The wet weather, forecast for the day of this walk seemed to put people off coming.
This is aways disappointing given the amount of hard work put in by the walk
In my experience the weather rarely turns out as bad as predicted, and that was the
case on this occasion, with just 2 or 3 short sharp showers and lots of dry weather.
So from 10, on the day there were only 4 due to attend before I left the house but at the meeting place there were 6 of us in total with Bev, who we had not seen for a while, being welcomed back.
Gail had put a lovely route together, including ensuring a rotten and dilapidated stile was replaced by Carmarthenshire council and a gleaming new gate put in its place.
So a select and perfectly formed group set off from Pantyffynnon station ready for a wander on Betws mountain which Gail pointed out through the trees.
The top of the mountain was only about half a mile away as the crow flies, but we were to meander this way and that, zig-zagging our way through some beautiful countryside making our way towards the summit.
We started off over a lovely suspension bridge that swayed quite viciously as we crossed over the Amman River.
Making our way through some fields and over a few slippery stiles we came to some greenery with trees, where we had our first tea break and where we had great views towards Cross Hands and to nearby Ammanford.
On we went, creeping gradually up and then dropping back down again through a variety of terrains.
We descended down to a wooded area, with flowing water, complete with an intriguing small stone bridge covered in mossy overgrowth.
Climbing up again we came to a field and with some rumbling tummies, we all agreed that it was time for a lunch stop.
From the start of this walk our Dear Friend Henry (who had recently died) was at the forefront of all our minds and over lunch we exchanged some lovely stories and incidents we had had in Henry's company.
We all agreed that when Henry was around there was always a mischievous adventure to relate, and of course lots of laughter too.
We were all of the same opinion that we would miss his company very much.
After lunch there was a spell on a quiet country lane and then through another wooded area up to a house where Gail surprised everyone by ringing a bell that was by the garden gate, very loudly.She knew from experience that this warned the owners that walkers were about to cross their property, and they made sure their dogs were inside and under control.
After a few minutes we passed through the garden and onto the adjacent fields passed some curious sheep who kept following us.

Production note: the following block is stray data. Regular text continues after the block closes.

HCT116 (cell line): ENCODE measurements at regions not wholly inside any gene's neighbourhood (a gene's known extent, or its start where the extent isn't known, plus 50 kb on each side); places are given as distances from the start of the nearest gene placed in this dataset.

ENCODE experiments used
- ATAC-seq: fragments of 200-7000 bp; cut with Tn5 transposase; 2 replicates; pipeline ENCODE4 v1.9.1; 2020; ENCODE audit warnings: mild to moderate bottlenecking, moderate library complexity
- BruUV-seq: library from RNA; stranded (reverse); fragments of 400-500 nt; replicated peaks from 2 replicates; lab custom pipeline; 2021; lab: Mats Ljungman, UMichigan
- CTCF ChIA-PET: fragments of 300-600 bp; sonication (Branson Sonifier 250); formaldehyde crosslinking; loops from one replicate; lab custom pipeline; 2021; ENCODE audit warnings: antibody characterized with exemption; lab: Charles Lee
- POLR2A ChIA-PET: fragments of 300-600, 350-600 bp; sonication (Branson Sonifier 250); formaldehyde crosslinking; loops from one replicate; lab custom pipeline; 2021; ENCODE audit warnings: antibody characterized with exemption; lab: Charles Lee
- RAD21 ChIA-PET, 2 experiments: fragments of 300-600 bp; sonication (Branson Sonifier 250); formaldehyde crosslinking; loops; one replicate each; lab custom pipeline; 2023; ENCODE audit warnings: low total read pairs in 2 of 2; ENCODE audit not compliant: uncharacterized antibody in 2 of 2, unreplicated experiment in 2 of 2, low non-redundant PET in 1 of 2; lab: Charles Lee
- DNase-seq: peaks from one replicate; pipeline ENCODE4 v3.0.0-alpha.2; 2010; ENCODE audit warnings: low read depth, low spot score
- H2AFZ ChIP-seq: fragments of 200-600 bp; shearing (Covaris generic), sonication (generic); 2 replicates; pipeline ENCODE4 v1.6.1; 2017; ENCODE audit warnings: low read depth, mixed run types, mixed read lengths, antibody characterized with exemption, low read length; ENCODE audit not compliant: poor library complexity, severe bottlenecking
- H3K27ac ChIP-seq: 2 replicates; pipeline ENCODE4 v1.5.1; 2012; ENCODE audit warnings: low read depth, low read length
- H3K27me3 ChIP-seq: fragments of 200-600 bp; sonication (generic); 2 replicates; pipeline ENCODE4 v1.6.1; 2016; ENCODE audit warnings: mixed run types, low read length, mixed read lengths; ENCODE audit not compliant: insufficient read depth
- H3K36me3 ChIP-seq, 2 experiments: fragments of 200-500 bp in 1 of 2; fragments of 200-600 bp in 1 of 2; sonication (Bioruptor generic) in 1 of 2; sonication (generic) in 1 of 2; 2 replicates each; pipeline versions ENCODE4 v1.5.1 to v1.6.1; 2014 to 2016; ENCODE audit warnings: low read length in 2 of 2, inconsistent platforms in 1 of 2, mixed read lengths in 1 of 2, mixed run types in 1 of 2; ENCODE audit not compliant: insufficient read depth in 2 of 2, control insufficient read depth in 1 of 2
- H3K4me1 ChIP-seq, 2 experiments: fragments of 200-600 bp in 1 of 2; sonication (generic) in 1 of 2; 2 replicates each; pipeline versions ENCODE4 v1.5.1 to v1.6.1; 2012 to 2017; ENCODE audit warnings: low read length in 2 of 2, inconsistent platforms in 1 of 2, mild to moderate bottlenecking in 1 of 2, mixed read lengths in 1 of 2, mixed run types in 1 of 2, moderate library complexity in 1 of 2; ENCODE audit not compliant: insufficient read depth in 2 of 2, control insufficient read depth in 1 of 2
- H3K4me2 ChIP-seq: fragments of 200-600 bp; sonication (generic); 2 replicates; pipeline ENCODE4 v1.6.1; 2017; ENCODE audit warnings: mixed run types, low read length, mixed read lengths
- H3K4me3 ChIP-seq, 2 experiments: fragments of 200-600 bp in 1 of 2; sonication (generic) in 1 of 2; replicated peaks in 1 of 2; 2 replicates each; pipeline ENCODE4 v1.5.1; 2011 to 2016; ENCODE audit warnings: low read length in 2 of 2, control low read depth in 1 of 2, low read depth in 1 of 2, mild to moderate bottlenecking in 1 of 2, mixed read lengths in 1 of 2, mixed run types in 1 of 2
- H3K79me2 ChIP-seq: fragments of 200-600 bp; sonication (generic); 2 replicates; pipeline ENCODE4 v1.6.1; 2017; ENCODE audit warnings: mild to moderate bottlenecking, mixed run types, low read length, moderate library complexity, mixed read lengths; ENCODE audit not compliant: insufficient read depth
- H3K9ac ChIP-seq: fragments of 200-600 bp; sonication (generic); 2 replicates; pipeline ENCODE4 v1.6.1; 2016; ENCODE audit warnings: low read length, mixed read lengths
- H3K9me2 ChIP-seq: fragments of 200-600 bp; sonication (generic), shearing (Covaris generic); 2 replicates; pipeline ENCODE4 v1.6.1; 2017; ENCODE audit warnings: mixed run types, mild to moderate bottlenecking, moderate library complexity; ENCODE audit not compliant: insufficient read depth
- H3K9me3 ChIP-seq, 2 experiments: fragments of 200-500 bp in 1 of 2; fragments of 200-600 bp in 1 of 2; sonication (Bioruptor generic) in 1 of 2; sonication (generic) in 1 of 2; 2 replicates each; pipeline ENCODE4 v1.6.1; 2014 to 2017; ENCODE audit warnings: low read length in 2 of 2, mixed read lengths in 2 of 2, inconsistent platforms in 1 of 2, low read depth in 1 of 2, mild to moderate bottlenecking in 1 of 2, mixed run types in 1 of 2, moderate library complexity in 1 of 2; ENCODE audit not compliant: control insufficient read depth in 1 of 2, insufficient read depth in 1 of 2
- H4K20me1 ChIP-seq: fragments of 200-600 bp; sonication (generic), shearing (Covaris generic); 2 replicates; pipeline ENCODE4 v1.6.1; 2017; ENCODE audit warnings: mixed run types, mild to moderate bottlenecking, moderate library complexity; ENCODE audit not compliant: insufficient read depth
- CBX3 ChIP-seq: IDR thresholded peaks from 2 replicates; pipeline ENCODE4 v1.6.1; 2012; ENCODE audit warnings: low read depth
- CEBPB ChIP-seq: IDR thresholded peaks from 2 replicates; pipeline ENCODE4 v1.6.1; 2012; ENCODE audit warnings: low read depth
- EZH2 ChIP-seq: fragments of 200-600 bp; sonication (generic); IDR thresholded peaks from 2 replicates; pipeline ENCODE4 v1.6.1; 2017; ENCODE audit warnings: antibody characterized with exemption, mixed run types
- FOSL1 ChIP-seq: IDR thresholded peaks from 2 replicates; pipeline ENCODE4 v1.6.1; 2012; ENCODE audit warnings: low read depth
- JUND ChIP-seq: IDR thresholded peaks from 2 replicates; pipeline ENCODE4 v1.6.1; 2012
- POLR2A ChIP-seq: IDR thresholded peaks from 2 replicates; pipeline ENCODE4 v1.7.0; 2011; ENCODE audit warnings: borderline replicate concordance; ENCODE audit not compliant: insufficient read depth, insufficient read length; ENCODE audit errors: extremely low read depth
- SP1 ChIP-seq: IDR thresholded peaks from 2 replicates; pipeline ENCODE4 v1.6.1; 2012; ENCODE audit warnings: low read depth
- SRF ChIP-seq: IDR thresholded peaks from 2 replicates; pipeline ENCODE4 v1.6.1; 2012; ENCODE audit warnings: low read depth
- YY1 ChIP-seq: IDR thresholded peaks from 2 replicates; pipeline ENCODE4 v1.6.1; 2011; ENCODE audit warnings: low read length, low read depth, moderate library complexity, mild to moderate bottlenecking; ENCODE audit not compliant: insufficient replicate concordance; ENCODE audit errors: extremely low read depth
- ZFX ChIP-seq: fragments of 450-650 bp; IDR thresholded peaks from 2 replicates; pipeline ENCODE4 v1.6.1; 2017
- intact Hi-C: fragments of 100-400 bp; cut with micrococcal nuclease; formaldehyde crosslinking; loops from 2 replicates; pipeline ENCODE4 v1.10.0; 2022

We could now clearly see Betws mountain and its wind turbines and passing The Scotch Pines, a well known local hostelry, we started the last bit of the climb onto the mountain.
At that moment we had a wet and windy hail shower but luckily this only lasted some minutes leaving a beautiful rainbow on the horizon.
Crossing the road we came to a great viewpoint and then it was all downhill.
Passing two tall Scotch Pine trees, presumably that had given the pub its name, we proceeded through some boggy ground and came to the brand new gate, though disappointingly the council had ommitted to tie a ribbon around it, for Gail to cut, as she was given the honour of being the first to walk through.
We cautiously descended down a very wet and stony surface and through a small holding and out onto another lane.Then down to a lovely waterfall and across a bridge and needed to climb over a fallen tree, before emerging out onto another lane.
After another brief stop for a snack, we came to the muddiest part of the whole walk, a very boggy field, with cows.
In order to give them a wide berth we found we were on a severely waterlogged and muddy surface, which unbelievably got even worse, so we had to literally wade through some quite 'orrible deep slurry which threatened to (and indeed did) ooze over the top of our boots.Thankfully and luckily no-one fell, in the very slippery conditions and we all breathed a sigh of relief as we emerged from the stinking conditions.
Continuing through some more greenery we then found ourselves back beside the river, eventually crossing back over the spectacular suspension bridge and back to the waiting cars.
Throughout this walk the the three men, Rob E, Robert T and Russ--The Three R's--
were constantly lagging way behind and Bev, Gail and myself were continually waiting for them to catch up. They tried to convince us that it was Henry, influencing them??!!
(He always had a slow pace, seeming unable to walk and talk at the same time and of course Henry loved to talk. . . . .)
The one exception to their slowness on the whole walk was at the mud/slurry area when all the men shot passed us, every man for themselves??!!
As we got to the cars there was also an upturned rainbow coloured umbrella in a nearby hedge that had Henrys name written all over it?!!
What lovely company this had been and what a thoroughly enjoyable walk, with such variety, in an area that was new to most.It was really nice to share some "Henry memories" and for him to be in all our thoughts on this Special Day.
Many thanks to Gail for putting this lovely route together.